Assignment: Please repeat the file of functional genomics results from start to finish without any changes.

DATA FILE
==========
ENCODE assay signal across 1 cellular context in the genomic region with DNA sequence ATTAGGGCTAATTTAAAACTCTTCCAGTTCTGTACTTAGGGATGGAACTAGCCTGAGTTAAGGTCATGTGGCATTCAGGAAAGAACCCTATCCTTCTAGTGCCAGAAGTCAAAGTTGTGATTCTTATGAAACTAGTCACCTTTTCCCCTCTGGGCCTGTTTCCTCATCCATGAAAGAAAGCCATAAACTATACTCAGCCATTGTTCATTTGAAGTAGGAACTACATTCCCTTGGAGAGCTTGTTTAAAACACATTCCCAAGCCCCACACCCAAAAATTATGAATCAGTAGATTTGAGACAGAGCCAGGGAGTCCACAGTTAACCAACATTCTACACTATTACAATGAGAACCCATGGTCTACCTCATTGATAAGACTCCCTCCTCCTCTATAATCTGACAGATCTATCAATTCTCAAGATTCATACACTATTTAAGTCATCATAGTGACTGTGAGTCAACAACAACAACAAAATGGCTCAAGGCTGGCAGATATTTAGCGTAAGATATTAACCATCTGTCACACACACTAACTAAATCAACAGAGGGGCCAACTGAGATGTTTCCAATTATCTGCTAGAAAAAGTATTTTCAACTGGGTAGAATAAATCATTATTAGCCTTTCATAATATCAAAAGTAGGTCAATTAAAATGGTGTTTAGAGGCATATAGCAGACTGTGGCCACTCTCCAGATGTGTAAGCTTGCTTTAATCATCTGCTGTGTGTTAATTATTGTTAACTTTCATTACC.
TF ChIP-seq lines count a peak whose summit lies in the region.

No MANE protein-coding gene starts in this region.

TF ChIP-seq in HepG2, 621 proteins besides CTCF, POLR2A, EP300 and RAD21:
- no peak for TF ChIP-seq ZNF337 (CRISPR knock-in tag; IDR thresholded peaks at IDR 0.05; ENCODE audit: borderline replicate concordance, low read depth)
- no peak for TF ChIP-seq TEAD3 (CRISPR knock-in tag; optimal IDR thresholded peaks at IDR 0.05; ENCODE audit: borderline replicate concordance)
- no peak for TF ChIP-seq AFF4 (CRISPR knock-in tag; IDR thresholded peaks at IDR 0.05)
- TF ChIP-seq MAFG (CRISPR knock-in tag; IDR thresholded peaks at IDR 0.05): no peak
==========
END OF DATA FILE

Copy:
ENCODE assay signal across 1 cellular context in the genomic region with DNA sequence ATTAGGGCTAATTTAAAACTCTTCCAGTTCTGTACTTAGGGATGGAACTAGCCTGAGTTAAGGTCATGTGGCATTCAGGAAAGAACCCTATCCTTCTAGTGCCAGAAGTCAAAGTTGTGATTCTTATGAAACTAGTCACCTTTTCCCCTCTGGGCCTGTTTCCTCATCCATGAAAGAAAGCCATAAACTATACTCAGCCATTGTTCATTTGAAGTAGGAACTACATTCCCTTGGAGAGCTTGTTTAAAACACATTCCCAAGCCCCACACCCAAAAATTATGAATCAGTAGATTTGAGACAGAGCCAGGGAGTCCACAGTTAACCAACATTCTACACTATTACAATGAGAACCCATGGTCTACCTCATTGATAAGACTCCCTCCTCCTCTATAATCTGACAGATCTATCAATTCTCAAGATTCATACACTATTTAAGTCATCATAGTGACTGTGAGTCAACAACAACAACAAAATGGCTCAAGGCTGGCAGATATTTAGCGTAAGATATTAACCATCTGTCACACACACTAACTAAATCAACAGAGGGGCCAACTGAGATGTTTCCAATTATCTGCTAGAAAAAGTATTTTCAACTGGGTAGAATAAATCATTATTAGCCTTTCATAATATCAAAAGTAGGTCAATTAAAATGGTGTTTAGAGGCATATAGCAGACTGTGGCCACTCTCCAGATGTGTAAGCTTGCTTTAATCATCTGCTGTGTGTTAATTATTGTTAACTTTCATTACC.
TF ChIP-seq lines count a peak whose summit lies in the region.

No MANE protein-coding gene starts in this region.

TF ChIP-seq in HepG2, 621 proteins besides CTCF, POLR2A, EP300 and RAD21:
- no peak for TF ChIP-seq ZNF337 (CRISPR knock-in tag; IDR thresholded peaks at IDR 0.05; ENCODE audit: borderline replicate concordance, low read depth)
- no peak for TF ChIP-seq TEAD3 (CRISPR knock-in tag; optimal IDR thresholded peaks at IDR 0.05; ENCODE audit: borderline replicate concordance)
- no peak for TF ChIP-seq AFF4 (CRISPR knock-in tag; IDR thresholded peaks at IDR 0.05)
- TF ChIP-seq MAFG (CRISPR knock-in tag; IDR thresholded peaks at IDR 0.05): no peak